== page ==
Oliver Stone Biography

Born: September 15, 1946
New York, New York

American director and writer

Oliver Stone is a writer-director of films with a flashy style that often deal with issues of the 1960s, such as America's involvement with the Vietnam War (1955–75; a war in which the United States aided South Vietnam in its fight against a takeover by Communist North Vietnam). He has won several Academy Awards as a writer and as a director.

Conservative background

Oliver William Stone was born on September 15, 1946, in New York City, the only child of Louis and Jacqueline Goddet Stone. His father was a successful stockbroker. Stone's childhood was marked by all the privileges of wealth—private schooling, summer vacations in France, and most importantly, a sense of patriotism. Stone's father was strongly conservative (one who believes in maintaining social and political traditions and who opposes change). When Stone was a junior at the Hill School, a Pennsylvania college prep academy, his parents decided to divorce. He discovered that his father was actually deeply in debt, which led him to question the values he had been taught. Stone entered Yale University in 1965, but he quit after only one year.

Late in 1965 Stone took a job teaching English at a school in Saigon, South Vietnam. He arrived there at the same time as did the first major commitment of U.S. troops, which were sent to help fight in Vietnam's civil war. Stone left after six months and returned home. While on his way back, he began to work on a novel, which he continued to work on during a brief stay in Mexico and another failed attempt at college. He was unable to find a publisher for it, and he then decided to join the army. Stone continued to work on the novel, which grew to eleven hundred pages. A Child's Night Dream was finally released in 1997.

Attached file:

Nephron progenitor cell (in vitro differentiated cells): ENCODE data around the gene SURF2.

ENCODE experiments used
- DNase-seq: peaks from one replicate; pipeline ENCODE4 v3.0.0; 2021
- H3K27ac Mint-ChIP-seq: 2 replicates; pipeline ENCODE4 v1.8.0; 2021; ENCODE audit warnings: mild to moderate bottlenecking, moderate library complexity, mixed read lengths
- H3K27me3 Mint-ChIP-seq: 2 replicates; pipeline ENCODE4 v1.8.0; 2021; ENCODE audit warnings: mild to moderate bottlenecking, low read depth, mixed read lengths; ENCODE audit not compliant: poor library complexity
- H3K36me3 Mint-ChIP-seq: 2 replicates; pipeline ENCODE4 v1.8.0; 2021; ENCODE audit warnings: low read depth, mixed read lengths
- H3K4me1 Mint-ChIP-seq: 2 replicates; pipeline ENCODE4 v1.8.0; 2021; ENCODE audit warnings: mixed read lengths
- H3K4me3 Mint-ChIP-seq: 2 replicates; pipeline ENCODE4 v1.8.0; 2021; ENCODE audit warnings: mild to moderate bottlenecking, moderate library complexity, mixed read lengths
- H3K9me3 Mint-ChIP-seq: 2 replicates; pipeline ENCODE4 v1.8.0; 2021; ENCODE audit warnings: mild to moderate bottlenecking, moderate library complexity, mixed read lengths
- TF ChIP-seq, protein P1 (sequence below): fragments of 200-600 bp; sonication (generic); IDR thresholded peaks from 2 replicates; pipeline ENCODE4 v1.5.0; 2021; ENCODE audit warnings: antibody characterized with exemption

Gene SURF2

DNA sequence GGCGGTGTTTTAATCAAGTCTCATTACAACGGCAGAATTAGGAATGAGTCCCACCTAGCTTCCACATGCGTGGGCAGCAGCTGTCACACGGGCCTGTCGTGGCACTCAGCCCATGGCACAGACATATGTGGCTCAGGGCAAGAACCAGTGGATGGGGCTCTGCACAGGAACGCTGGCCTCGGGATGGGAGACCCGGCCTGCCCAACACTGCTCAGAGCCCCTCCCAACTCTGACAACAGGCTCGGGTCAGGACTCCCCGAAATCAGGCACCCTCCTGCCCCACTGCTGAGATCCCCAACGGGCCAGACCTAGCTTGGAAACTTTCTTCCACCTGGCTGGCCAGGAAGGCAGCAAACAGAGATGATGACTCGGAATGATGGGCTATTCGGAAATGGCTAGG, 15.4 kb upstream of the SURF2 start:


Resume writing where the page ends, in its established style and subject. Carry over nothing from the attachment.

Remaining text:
Shaped by Vietnam experience

Stone could have avoided the Vietnam War by staying in college, but he joined the service and insisted on combat duty in an attempt to prove to his father that he was a man. He soon discovered that real combat was much different than he expected. "Vietnam completely deadened me and sickened me," he told the Washington Post. Stone was involved in several deadly battles. He was shot once and wounded by shrapnel (bomb fragments) another time, and he often witnessed the brutal treatment of Vietnamese citizens by U.S. soldiers.